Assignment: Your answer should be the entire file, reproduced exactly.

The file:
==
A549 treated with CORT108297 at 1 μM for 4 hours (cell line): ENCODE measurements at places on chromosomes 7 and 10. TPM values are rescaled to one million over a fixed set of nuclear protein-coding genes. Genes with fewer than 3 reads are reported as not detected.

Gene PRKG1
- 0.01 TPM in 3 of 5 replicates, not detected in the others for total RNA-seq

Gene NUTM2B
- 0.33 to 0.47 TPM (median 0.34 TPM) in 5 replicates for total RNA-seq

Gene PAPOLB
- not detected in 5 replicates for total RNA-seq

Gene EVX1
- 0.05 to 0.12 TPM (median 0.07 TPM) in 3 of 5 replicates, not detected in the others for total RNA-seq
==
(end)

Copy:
A549 treated with CORT108297 at 1 μM for 4 hours (cell line): ENCODE measurements at places on chromosomes 7 and 10. TPM values are rescaled to one million over a fixed set of nuclear protein-coding genes. Genes with fewer than 3 reads are reported as not detected.

Gene PRKG1
- 0.01 TPM in 3 of 5 replicates, not detected in the others for total RNA-seq

Gene NUTM2B
- 0.33 to 0.47 TPM (median 0.34 TPM) in 5 replicates for total RNA-seq

Gene PAPOLB
- not detected in 5 replicates for total RNA-seq

Gene EVX1
- 0.05 to 0.12 TPM (median 0.07 TPM) in 3 of 5 replicates, not detected in the others for total RNA-seq